Here’s how it works now: With permission from the Texas secretary of state, election officials use media storage devices such as USB flash drives — provided by state-certified voting machine vendors — to collect data from ballot scanners used at precincts and voting centers on Election Day. Those drives are how officials easily and safely take that data on cast ballots to a central counting station, where they’re inserted into a tabulating computer to quickly gather results. The equipment involved is expensive, and elections officials reuse it each time an election is held, writing over the previous data with the new election data.

But the provision — proposed by Sen. Bob Hall (R-Edgewood) and supported by the then-bill’s primary author, Sen. Bryan Hughes (R-Mineola) — prohibits the use of this exact kind of data storage device that can be reused, including the ballot scanners and the tabulating machines. Experts say that, in order to fully comply with the new law, counties would have to buy entirely new voting systems each election cycle.

Lawmakers knew that, or should have — the secretary of state’s office provided cost estimates before the bill passed.

According to those estimates, it will cost taxpayers more than $116 million to replace the eliminated equipment. Because any new machines cannot be reused — the data can only be “written once” — counties would be forced to continue buying new equipment. The secretary of state’s office estimates that this ongoing cost will be more than $37 million every two years.

And that’s if counties can even find compliant voting technology to buy. The Texas secretary of state’s office says the two Texas-certified voting machine vendors, Hart InterCivic and Election Systems & Software, also known as ES&S, do not currently build such machines. In fact, no machine matching the specifications has been invented by any company operating in the United States. Nonetheless, Hall’s provision requires states to have purchased and implemented the technology by Sept. 1, 2026.

Hall did not respond to multiple requests for an interview, nor did Hughes. In an emailed statement to Votebeat, Hall insisted his intention was “to provide an additional measure of security,” and that the technology would ensure that final counts represent voter intent. Asked how he’d achieve additional security by requiring counties to buy  nonexistent machines, he did not respond. Asked to offer his thoughts on the total cost to taxpayers, he did not respond.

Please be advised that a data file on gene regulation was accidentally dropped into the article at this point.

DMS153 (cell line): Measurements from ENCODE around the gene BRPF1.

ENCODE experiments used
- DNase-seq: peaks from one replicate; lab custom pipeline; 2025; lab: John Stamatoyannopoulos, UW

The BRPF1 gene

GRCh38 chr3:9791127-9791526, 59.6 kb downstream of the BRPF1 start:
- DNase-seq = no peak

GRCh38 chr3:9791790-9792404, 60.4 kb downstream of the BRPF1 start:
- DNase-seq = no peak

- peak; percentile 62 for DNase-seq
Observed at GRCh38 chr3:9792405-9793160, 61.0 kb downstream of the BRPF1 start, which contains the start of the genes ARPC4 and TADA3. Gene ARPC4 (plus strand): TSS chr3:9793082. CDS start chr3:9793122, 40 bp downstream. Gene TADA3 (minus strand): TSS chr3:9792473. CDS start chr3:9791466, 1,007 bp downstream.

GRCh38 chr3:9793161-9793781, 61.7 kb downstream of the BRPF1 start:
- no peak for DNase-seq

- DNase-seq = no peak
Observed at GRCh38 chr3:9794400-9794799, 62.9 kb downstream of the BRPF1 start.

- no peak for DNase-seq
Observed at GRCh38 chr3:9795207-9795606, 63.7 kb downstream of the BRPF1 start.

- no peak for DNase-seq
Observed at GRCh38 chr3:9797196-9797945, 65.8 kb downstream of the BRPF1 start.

Hall said much the same when he offered the bill on the floor in 2021. The provision would, he said, prevent votes from being “manipulated” between the precincts or vote centers and the central counting station. Hall provided no evidence of any instances of manipulation at the time, nor did he do so for this story. He also did not respond to questions about the practical application of the law.

There’s more, so read the rest. Of interest is that the story quotes election clerks from two rural Republican counties complaining about the cost of this provision. If you think it takes Harris County too long to count ballots now, imagine how much time they’ll need to do it by hand.

Anyway, Bob Hall is both one of the dumbest and most conspiracy-addled Senators out there, but this provision was supported by SB1 author Bryan Hughes as well, and he’s supposed to have a few working brain cells. The good news, if you want to be optimistic, is that there’s two sessions in which to fix this travesty. At least now we know it’s there. Getting someone on the Republican side to admit to it and try to deal with it, that’s the bigger challenge. Time’s a-wasting, y’all.

Marijuana decriminalization and other police reform proposals get closer to the ballot in San Antonio

This will be the most interesting election on the May ballot.

A proposed City Charter amendment that seeks to ban police from using no-knock warrants and chokeholds, as well as expand the city’s cite-and-release policy for low-level, nonviolent crimes, has enough certified signatures supporting it to appear on the ballot in San Antonio’s May municipal election.

However, City Attorney Andy Segovia told reporters Wednesday the most of the provisions are inconsistent with state law and could not be enforced if even if they’re approved by voters.

Segovia said that if the amendment is approved, the city would not be able to make any other changes to its charter until the November 2025 election, thanks to a state law restricting the frequency of charter amendments. Mayor Ron Nirenberg had been assembling a charter review committee to explore other potential changes in the coming year.

As written the proposal, called the Justice Charter by its proponents, would ostensibly eliminate police enforcement of certain levels of marijuana possession, eliminate police enforcement of abortion-related crimes. It would also ostensibly ban the use of chokeholds by police, ban the use of no-knock warrants, create additional requirements to obtain a search warrant, and remove the officers’ discretion in whether to issue a citation or arrest for some low-level crimes.